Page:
Double Dragon means a lot of things to a lot of people. Developed originally for arcades in 1987, a single player version was released for the NES that became one of the defining brawlers of its time. The series eventually went on to span five numbered titles across a variety of platforms up through the Super Nintendo before disappearing into the annals of history – that is, until recently, when 2D powerhouse Wayforward Technologies (A Boy and His Blob Wii, BloodRayne: Betrayal) stepped up to man the helm for a shot back into the ’80s with the upcoming title Double Dragon Neon. We stopped by the Reverb booth at PAX to take a look at what’s on its way.
The first thing you’ll notice is the color. Wayforward didn’t choose the name Neon simply because it sounds cool, they decided to back it up by throwing a rainbow onto the screen and turning the metaphorical color amps to 11. As Assistant Production Manager Pete Rosky told us, it looks a bit garish, but that’s all part of the fun. The ’80s feel carries through to every design aspect of the game, from the ridiculous look of the characters and enemies to the incredible synth rock, which you can hear in the video below. Even the life meters have a bodaciously colorful style, complete with lightning bolts to measure your special power energy.
Combat handles about how you would expect from a throwback brawler. You’ve got all the classics: punching, kicking, jump-punching, jump-kicking… you get the idea. To complement the standard stable of moves, you’re placed into a fairly interactive world. In addition to picking up baseball bats, whips, and ‘fro picks (which can be used like ninja stars) from enemies, there are plenty of explosive barrels and other oddities lying around just waiting to be hurled at the next group of marauding dominatrices.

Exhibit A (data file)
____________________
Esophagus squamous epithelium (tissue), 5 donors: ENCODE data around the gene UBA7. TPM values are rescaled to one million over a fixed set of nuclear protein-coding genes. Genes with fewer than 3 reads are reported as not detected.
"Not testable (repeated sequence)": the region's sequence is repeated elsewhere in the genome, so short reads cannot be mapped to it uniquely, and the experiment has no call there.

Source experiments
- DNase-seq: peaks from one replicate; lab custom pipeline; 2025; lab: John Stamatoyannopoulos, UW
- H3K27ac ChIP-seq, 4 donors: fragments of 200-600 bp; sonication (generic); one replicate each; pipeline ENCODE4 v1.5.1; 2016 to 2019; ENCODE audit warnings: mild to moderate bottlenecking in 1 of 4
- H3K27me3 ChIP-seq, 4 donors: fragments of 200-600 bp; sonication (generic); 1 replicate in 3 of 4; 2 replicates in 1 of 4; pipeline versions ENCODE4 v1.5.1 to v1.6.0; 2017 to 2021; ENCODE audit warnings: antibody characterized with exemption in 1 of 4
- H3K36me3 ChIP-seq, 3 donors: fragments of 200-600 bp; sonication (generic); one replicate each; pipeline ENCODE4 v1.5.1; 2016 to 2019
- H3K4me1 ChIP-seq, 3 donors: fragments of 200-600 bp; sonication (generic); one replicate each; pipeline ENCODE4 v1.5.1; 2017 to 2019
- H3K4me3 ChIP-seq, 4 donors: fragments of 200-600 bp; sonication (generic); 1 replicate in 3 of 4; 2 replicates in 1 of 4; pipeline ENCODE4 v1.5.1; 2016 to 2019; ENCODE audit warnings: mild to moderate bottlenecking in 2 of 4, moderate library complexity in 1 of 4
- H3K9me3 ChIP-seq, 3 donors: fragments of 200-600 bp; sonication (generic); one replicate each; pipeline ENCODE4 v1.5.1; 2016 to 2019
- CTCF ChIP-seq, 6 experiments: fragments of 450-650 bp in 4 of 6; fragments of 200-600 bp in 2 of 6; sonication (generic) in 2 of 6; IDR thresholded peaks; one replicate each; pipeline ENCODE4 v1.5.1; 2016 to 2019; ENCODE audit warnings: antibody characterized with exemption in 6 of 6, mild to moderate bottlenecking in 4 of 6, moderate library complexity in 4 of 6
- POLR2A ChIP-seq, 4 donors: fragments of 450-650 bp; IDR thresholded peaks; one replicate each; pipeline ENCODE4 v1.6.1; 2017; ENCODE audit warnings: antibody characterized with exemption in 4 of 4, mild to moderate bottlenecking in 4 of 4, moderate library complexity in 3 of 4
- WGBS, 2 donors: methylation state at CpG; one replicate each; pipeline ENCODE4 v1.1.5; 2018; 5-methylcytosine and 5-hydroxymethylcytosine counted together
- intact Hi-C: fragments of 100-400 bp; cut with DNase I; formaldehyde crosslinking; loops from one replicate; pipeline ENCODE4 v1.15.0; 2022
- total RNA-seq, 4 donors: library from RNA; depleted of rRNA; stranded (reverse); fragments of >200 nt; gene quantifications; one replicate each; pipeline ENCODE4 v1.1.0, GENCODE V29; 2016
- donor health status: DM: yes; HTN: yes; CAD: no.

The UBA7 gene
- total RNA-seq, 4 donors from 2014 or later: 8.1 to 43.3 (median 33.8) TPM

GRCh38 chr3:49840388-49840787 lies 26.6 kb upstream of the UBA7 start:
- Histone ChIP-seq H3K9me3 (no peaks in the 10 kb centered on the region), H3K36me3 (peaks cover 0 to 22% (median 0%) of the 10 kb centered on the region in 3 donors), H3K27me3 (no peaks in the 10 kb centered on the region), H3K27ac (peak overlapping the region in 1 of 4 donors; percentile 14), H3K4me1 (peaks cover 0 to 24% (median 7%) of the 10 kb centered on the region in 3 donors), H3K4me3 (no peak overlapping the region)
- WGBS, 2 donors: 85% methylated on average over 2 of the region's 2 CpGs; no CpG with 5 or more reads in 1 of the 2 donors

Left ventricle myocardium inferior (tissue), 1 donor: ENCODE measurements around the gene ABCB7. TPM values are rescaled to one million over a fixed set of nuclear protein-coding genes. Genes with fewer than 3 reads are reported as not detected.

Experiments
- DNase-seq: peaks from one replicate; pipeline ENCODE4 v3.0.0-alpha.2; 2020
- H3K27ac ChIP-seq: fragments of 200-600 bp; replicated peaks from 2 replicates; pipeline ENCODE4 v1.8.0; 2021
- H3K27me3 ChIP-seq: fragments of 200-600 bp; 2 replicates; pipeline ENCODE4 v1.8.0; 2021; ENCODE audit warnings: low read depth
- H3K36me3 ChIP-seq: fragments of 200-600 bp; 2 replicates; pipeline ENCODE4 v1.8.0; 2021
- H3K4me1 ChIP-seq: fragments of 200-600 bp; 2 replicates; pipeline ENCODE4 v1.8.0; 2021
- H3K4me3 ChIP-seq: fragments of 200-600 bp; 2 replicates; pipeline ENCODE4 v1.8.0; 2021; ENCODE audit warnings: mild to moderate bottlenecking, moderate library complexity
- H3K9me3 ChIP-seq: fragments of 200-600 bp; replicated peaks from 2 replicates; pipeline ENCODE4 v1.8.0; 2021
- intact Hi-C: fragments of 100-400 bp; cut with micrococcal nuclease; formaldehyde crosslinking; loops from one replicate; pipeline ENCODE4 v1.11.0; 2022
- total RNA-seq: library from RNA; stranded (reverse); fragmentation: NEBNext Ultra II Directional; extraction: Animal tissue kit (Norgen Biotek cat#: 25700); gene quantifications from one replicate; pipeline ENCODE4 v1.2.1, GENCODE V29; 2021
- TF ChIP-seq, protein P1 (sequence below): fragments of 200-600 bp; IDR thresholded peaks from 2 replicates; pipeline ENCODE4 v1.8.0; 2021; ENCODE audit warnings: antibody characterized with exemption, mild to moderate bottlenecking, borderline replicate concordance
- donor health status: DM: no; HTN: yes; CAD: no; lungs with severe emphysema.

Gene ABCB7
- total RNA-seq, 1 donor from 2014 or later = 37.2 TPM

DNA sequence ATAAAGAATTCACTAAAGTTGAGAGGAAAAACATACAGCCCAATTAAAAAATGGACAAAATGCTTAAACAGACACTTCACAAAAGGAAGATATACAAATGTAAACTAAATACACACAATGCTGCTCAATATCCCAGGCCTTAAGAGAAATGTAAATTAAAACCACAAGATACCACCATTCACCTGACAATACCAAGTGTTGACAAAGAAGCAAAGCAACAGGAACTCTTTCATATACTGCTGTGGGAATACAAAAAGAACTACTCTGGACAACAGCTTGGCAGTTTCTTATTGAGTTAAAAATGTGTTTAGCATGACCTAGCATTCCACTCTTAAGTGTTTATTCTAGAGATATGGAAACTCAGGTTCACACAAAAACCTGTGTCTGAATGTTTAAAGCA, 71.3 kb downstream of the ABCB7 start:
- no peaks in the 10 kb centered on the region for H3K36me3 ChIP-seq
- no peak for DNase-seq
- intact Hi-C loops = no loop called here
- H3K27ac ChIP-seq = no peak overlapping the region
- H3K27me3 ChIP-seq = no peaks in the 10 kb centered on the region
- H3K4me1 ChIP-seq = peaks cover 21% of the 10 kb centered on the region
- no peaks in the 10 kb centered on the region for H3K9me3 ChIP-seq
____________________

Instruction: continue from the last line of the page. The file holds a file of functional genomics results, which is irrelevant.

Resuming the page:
Combat overall has an incredibly satisfying “crunchiness” to it. There’s a great attention to detail, including things like the screen giving a delightful little shake when you land a hard blow on an enemy. However, the parts of combat that sound the most interesting are the parts we didn’t get to see. First up is the highly-touted high five system, which allows players to give each other a little skin, as well as either some health or some energy, depending on what kind of bro slap is attempted. Speaking of energy, the combat system also features a variety of special moves and attacks, which can be bought in stores and used to build a “mixtape” of available abilities.
One of the only complaints I heard on the show floor was that the game looked slow. If you’re looking for a fast paced game like Castle Crashers, you’re not going to find it here – but that’s in no way a bad thing! Rosky told us they were going for a middle ground between the methodicalness of the original game and faster modern brawlers, and for those of us who took the time to actually play, Wayforward seemed to have met the challenge well. Sprinting has been mapped to an actual button, which makes it far easier to use, and the pacing of battles keeps things moving smoothly along.
What I saw of Double Dragon Neon at PAX left me with the impression of solid gameplay mixed with a heavy dose of ’80s awesomeness and the promise of some interesting new mechanics. With the resurgence of classic beat ’em ups such as The Simpsons and X-men Arcade, it would not surprise me one bit if this reimagination of a beloved franchise found a place amongst its brethren on XBLA. However, with promising upcoming titles like Charlie Murder also vying for the hearts of gamers everywhere, this year is lining up to be a brawler of its own.